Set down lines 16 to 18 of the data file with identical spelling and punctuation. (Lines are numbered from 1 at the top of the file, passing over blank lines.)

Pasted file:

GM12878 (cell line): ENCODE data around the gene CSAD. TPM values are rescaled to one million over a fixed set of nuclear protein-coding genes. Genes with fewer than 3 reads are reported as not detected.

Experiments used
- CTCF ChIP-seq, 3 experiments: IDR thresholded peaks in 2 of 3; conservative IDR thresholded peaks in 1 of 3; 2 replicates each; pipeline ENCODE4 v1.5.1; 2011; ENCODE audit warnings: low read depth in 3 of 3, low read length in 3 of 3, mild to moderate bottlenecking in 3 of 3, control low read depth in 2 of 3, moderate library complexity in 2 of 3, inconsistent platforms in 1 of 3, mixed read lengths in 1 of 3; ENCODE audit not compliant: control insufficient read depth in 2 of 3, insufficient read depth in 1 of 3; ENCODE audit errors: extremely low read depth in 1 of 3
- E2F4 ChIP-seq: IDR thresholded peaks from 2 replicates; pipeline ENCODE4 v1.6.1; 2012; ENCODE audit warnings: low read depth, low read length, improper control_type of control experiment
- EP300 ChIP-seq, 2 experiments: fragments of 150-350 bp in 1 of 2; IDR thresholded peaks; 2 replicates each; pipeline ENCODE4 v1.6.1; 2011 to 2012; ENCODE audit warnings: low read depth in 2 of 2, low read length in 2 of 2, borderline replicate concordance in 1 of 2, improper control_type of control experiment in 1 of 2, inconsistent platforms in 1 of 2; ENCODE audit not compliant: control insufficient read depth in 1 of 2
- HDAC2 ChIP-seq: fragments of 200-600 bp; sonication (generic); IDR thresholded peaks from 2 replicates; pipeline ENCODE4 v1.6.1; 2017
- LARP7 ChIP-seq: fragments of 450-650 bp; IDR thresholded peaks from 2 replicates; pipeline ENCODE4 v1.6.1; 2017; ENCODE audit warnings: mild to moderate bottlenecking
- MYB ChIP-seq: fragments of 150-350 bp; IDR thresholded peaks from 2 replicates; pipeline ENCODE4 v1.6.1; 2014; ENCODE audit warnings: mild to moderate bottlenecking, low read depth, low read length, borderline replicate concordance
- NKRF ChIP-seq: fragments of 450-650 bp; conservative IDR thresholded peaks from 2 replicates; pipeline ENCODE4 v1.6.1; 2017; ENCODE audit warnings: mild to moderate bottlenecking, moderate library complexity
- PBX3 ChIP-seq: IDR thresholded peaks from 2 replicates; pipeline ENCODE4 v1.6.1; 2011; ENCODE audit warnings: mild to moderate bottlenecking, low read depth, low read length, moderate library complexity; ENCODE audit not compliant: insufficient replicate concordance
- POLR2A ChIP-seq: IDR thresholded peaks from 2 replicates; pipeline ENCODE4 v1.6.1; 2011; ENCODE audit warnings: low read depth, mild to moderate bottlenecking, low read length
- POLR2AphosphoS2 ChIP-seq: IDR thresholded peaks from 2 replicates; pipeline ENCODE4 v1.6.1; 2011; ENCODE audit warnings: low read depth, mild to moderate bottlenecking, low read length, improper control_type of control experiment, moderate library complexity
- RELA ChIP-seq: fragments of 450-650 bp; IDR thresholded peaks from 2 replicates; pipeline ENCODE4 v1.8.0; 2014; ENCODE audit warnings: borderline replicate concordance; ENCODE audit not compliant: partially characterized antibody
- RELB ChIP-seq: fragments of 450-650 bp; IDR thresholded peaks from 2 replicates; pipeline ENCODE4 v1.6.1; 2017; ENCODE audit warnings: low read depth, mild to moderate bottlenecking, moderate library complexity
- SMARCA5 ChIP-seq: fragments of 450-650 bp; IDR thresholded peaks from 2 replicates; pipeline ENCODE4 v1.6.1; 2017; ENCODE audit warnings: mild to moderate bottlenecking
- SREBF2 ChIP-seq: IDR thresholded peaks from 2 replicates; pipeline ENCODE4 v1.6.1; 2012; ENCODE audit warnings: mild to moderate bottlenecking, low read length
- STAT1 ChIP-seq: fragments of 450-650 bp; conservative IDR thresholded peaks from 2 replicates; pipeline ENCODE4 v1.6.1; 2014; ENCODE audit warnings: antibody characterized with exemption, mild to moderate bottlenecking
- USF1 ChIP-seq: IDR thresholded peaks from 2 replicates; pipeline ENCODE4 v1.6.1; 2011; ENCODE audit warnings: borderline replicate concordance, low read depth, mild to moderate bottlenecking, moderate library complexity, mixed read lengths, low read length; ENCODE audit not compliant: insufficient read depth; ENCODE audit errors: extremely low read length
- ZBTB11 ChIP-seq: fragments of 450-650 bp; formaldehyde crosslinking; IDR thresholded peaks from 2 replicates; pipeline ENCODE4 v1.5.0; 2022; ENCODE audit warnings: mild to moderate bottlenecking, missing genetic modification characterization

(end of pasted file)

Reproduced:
- SREBF2 ChIP-seq: IDR thresholded peaks from 2 replicates; pipeline ENCODE4 v1.6.1; 2012; ENCODE audit warnings: mild to moderate bottlenecking, low read length
- STAT1 ChIP-seq: fragments of 450-650 bp; conservative IDR thresholded peaks from 2 replicates; pipeline ENCODE4 v1.6.1; 2014; ENCODE audit warnings: antibody characterized with exemption, mild to moderate bottlenecking
- USF1 ChIP-seq: IDR thresholded peaks from 2 replicates; pipeline ENCODE4 v1.6.1; 2011; ENCODE audit warnings: borderline replicate concordance, low read depth, mild to moderate bottlenecking, moderate library complexity, mixed read lengths, low read length; ENCODE audit not compliant: insufficient read depth; ENCODE audit errors: extremely low read length